For Louise, the trip was about kindness. She was exposed to an experience that she had never been exposed to before, and our guides in particular showed her sensitivity, consideration, and kindness that she really appreciated. Debbie was all about testing herself, as if completing this trip is “proof” that she can keep up with her grandchildren. For me, once I sat down and thought about it, it was “proof” that I was healthy again. Like I’ve said in previous posts, my last Gym Trip was 3yrs ago, and I didn’t make it. I have had severe mental and physical health challenges since then, and this trip was an opportunity for me to both see what my body could do, and revel in it when I found out. Completing the walks, and feeling strong, is a measure of health, and being healthy is very important to me. I went home feeling better, like a sort of closure that I can put tumors and anxiety behind me and start trusting my body and mind again. For Dave, it was a similar answer. He has lost almost 50kg in the past couple of years, and it is exhilarating for him to be able to do what he can do now!!
Day 8 Celebration Day
Our last day in paradise, I was determined to do as little as possible. Laura did a huge cook-up for us for breakfast and then we joined Steve at his house to plant a tree each. We were planting Lilli Pilli’s, an Australian Native that is apparently fireproof!
The indefatigable Dave, Mukta, and Terry did another road trip to Tenterfield, this time with Louise. They went shopping and bought bags, visited the Saddler, and caught up with their people at home. Debbie, Robbie, Sandra, Sue and I were lucky to achieve 3000 steps that day, and those were only because you have to walk 100m to the toilet or river or bed! We read, swam, read, swam, napped, read, and swam all day. It was glorious.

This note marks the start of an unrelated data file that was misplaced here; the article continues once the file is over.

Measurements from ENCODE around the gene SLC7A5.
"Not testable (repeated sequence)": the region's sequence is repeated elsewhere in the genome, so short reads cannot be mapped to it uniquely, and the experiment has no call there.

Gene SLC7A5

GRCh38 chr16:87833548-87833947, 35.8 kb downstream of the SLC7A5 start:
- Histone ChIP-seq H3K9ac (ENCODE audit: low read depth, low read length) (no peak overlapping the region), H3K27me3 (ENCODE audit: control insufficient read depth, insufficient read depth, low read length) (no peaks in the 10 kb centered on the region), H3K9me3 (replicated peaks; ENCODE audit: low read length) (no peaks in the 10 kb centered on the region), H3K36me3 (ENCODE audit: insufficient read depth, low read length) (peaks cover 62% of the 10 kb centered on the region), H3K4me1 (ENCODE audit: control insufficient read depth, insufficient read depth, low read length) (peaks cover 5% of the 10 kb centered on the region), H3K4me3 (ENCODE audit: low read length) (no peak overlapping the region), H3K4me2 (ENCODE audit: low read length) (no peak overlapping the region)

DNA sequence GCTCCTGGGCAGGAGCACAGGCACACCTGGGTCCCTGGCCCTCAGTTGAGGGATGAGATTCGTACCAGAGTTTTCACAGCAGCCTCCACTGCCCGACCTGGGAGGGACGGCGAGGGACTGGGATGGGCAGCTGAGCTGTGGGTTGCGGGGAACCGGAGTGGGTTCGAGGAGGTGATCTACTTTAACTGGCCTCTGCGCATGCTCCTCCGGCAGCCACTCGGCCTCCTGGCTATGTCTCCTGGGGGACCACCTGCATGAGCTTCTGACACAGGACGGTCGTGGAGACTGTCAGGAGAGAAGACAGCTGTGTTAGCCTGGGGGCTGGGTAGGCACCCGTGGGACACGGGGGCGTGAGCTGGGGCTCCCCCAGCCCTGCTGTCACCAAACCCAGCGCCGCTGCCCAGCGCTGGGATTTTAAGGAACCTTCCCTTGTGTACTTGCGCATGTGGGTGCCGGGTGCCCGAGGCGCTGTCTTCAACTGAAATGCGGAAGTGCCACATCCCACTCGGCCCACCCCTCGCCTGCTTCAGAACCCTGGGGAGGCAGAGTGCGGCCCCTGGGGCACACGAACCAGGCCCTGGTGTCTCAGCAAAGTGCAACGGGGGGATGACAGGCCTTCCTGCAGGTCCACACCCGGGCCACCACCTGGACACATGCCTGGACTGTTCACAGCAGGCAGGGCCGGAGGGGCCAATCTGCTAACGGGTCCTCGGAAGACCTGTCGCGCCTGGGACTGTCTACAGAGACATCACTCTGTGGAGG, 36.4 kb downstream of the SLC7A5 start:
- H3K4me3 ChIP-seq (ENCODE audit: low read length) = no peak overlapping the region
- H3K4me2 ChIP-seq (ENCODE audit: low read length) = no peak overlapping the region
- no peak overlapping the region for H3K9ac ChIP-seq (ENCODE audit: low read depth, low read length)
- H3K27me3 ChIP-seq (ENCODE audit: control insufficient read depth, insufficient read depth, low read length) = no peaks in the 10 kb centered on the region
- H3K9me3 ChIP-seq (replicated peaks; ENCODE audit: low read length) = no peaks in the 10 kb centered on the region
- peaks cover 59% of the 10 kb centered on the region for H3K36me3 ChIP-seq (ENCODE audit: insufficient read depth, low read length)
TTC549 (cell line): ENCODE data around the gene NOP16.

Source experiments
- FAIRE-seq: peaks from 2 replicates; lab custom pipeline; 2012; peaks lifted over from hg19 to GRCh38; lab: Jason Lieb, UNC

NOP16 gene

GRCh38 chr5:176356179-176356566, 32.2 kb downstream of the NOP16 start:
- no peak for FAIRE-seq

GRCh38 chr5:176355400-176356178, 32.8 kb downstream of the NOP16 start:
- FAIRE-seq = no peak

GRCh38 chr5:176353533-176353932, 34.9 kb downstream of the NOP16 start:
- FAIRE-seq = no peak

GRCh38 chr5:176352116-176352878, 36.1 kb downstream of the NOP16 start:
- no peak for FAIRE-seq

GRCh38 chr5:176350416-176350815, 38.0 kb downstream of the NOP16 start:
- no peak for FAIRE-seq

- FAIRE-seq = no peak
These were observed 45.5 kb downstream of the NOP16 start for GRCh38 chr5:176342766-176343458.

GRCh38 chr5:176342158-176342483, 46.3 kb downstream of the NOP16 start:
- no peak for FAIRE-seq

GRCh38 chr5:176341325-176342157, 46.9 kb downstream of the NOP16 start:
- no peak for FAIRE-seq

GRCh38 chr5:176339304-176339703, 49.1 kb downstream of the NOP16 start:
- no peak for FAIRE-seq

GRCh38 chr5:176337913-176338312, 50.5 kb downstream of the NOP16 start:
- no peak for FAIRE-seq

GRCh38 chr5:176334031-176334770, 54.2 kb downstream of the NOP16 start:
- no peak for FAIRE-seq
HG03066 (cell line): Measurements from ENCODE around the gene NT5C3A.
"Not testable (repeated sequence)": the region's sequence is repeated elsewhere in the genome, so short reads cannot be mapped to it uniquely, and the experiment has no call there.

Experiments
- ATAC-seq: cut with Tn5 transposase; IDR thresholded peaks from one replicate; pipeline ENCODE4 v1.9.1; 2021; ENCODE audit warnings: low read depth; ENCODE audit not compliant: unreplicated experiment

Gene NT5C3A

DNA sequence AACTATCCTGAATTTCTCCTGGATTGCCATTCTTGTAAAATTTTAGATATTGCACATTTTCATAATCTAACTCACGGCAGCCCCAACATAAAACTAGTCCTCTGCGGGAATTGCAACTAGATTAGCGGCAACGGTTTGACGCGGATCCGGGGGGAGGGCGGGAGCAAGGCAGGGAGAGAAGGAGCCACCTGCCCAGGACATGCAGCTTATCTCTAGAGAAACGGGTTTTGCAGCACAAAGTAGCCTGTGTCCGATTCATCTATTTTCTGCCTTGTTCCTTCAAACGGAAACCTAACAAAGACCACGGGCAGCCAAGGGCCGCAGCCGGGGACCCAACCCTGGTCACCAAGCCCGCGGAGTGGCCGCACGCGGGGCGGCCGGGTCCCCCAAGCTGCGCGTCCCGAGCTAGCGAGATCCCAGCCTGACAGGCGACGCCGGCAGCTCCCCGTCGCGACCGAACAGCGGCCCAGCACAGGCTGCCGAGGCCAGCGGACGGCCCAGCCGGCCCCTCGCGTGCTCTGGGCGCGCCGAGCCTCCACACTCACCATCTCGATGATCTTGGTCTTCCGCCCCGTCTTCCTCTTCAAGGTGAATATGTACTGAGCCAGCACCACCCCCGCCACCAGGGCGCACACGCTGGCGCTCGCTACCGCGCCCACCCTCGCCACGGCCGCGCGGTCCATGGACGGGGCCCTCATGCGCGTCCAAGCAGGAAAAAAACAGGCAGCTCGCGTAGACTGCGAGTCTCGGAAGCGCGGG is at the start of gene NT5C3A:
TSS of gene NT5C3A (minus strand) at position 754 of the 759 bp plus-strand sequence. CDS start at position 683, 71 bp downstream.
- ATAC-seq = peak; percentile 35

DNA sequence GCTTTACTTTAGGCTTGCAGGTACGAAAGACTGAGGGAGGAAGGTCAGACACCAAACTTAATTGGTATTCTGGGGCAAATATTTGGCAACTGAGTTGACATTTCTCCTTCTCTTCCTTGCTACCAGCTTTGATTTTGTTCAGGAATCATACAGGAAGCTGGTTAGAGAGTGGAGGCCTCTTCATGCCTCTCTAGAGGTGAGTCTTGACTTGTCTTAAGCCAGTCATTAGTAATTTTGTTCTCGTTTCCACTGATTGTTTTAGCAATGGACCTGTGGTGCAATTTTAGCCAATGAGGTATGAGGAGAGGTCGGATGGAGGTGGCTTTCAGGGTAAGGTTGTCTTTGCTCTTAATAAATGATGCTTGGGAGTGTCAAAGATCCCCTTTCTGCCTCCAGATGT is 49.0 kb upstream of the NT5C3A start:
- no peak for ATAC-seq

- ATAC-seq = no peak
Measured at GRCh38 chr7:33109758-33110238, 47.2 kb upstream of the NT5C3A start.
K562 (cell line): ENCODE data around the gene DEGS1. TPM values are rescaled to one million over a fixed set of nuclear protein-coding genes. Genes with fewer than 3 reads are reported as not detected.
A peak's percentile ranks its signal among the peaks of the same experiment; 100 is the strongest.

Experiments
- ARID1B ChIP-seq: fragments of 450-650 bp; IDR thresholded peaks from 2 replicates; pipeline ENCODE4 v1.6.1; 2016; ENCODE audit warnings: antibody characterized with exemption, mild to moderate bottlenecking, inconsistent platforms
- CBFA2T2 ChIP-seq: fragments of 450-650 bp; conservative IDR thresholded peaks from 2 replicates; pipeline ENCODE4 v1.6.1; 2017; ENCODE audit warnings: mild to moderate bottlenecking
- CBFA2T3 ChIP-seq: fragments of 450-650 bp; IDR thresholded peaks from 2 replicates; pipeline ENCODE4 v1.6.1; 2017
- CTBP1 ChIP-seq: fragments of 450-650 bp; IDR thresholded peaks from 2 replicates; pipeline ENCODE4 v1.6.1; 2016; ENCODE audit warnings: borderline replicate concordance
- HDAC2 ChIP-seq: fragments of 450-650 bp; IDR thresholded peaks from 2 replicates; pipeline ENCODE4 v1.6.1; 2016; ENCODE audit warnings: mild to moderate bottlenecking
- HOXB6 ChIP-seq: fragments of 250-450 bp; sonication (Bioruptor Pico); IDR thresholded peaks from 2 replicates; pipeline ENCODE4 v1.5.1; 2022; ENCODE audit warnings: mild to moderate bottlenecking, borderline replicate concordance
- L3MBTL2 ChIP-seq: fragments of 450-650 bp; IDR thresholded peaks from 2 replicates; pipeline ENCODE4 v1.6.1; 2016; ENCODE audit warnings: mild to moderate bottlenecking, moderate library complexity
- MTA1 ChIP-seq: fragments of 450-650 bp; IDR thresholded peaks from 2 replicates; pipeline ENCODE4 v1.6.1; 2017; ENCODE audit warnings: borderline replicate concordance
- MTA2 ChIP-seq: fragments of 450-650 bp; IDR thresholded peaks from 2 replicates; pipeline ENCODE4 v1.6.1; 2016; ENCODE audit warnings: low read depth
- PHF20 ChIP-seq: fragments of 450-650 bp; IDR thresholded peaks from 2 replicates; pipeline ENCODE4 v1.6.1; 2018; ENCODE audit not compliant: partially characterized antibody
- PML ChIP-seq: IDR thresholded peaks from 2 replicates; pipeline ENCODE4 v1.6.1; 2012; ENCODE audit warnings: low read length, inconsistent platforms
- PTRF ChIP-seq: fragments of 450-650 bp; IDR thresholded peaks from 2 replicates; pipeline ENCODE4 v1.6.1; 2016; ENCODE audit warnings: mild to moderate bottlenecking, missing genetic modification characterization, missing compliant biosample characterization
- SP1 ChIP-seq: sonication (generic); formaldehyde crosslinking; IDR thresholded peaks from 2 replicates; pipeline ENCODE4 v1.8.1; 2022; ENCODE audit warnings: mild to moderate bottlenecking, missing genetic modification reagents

We cracked open the Cards Against Humanity at dinner, and played one very inappropriate game before we retired to bed… still very early! Because of that I was awake early again, and on our veranda making coffee. In the stillness of the morning, I had to sneeze. By now, my sneezes had become a team joke, due to the violence of them and the fact that they’re so loud and forceful they can sometimes knock me off my feet. This one was standard, but in the quiet of the morning, you could hear it echoing across the valley… oops.
No-one was asleep after that.
On the plus side, we were packed and driving away at 9!
We stopped over in Coffs again, but this time we had time to visit the Jetty and beach! The next day, we were at the cafe for breakfast when it opened then off on the long-haul leg home!
I have to congratulate every participant for an amazing trip, yet again! These trips are a right-of-passage, a journey of self discovery and all the other cliché’s. It is an accomplishment just to get to the end, and I am very proud of all of our participants! We highly recommend the Clarence River Wilderness Lodge, and while we are exploring NSW there is no better time to hit the state’s edges! We were very happy with the JOIN team who guided us, fed us, and looked after us for the week, and would recommend them for any outdoor adventuring in North and North East NSW!
Now we have all our digits crossed that we get to complete the Cape to Cape next year! You can see what the crew that we were supposed to join got up to here. If you’re interested in joining us next year, please contact Clare to express interest here.